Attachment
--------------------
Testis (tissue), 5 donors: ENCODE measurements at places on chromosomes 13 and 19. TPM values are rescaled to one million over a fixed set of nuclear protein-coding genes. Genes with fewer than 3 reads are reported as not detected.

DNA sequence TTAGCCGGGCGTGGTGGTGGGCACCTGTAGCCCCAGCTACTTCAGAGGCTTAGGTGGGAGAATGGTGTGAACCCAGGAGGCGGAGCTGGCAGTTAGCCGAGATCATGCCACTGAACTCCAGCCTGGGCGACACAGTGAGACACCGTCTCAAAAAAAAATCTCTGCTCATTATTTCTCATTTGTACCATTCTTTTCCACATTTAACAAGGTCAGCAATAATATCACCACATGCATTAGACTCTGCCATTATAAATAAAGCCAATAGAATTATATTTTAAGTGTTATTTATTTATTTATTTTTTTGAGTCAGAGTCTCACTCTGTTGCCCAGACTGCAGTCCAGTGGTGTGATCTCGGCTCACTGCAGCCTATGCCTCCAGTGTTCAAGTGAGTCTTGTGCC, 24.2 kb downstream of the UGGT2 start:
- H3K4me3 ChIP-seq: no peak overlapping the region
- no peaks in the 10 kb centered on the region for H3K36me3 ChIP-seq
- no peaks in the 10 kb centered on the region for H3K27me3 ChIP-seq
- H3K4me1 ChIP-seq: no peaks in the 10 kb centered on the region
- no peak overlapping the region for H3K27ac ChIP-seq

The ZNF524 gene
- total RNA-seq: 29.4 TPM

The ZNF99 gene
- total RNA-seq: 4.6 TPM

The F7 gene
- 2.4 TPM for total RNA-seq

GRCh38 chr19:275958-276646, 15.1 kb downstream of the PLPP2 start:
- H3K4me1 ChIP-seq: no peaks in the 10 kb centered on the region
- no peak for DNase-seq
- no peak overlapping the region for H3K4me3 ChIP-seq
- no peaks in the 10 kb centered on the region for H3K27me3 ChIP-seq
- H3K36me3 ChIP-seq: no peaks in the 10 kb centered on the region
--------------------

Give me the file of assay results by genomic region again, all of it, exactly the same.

Testis (tissue), 5 donors: ENCODE measurements at places on chromosomes 13 and 19. TPM values are rescaled to one million over a fixed set of nuclear protein-coding genes. Genes with fewer than 3 reads are reported as not detected.

DNA sequence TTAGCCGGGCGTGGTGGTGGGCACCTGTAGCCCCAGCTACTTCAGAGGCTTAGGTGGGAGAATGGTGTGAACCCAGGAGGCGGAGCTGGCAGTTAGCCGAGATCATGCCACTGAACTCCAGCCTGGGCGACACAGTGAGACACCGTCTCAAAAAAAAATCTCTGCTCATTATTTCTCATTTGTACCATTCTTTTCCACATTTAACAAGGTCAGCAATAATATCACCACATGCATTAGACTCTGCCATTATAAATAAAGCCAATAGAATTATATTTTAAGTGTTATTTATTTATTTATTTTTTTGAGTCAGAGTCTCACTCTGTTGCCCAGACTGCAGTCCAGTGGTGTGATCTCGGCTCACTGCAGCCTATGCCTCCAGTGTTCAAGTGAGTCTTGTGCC, 24.2 kb downstream of the UGGT2 start:
- H3K4me3 ChIP-seq: no peak overlapping the region
- no peaks in the 10 kb centered on the region for H3K36me3 ChIP-seq
- no peaks in the 10 kb centered on the region for H3K27me3 ChIP-seq
- H3K4me1 ChIP-seq: no peaks in the 10 kb centered on the region
- no peak overlapping the region for H3K27ac ChIP-seq

The ZNF524 gene
- total RNA-seq: 29.4 TPM

The ZNF99 gene
- total RNA-seq: 4.6 TPM

The F7 gene
- 2.4 TPM for total RNA-seq

GRCh38 chr19:275958-276646, 15.1 kb downstream of the PLPP2 start:
- H3K4me1 ChIP-seq: no peaks in the 10 kb centered on the region
- no peak for DNase-seq
- no peak overlapping the region for H3K4me3 ChIP-seq
- no peaks in the 10 kb centered on the region for H3K27me3 ChIP-seq
- H3K36me3 ChIP-seq: no peaks in the 10 kb centered on the region